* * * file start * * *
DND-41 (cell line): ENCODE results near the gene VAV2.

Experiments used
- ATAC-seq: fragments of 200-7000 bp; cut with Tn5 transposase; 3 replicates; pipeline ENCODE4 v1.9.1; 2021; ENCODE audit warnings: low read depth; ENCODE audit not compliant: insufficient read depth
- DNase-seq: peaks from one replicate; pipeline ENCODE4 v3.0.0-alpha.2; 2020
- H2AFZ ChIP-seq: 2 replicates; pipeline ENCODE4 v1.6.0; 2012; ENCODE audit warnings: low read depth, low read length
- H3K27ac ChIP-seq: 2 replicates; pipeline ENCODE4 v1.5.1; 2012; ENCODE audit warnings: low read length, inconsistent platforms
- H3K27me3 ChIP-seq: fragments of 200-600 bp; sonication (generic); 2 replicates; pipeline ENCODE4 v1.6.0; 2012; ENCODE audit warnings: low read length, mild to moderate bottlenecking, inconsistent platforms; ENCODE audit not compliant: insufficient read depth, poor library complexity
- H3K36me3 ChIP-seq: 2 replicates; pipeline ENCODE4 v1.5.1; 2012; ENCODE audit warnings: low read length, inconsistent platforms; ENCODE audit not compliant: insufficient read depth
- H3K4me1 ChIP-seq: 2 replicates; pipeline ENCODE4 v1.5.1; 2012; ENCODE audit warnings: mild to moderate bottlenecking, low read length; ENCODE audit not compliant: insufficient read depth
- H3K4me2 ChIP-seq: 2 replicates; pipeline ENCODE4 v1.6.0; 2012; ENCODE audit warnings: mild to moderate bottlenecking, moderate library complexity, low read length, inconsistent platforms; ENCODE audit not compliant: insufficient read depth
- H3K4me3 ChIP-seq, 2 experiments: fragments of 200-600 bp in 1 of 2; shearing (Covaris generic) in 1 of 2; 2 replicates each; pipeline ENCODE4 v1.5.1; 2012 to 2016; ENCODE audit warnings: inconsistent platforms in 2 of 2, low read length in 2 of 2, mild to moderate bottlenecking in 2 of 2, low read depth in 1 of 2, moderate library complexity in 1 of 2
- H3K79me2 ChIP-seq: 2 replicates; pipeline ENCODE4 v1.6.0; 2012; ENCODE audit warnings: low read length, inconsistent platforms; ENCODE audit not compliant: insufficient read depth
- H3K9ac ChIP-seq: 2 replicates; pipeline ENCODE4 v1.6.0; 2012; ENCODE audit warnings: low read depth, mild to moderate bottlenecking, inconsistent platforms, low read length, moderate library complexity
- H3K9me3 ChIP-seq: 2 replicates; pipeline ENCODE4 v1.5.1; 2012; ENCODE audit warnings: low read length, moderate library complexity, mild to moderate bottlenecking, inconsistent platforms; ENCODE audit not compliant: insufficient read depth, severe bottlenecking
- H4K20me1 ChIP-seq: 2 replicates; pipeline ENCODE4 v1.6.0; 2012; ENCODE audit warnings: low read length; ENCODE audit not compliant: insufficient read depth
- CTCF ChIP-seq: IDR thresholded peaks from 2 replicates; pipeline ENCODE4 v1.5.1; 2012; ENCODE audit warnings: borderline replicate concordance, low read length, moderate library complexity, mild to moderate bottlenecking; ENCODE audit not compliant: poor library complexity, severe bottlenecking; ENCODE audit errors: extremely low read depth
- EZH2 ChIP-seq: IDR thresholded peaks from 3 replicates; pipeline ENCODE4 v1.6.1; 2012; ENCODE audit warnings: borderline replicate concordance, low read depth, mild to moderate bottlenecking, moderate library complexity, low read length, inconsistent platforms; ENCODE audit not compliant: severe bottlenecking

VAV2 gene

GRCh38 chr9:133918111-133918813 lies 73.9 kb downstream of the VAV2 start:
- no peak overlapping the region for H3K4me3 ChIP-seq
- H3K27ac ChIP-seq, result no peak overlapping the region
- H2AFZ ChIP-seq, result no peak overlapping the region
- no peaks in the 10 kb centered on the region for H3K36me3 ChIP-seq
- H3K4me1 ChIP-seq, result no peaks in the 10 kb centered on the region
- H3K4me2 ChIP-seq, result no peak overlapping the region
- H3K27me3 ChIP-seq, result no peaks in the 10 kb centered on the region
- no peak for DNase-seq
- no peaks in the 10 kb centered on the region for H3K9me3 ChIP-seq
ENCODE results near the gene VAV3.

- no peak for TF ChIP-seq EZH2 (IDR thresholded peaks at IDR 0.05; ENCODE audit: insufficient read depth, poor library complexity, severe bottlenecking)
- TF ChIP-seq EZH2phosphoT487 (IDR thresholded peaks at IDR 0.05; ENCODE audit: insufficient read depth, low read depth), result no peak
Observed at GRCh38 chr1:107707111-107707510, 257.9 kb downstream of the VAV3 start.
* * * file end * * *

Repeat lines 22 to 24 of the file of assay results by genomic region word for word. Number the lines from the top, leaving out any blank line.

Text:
- H2AFZ ChIP-seq, result no peak overlapping the region
- no peaks in the 10 kb centered on the region for H3K36me3 ChIP-seq
- H3K4me1 ChIP-seq, result no peaks in the 10 kb centered on the region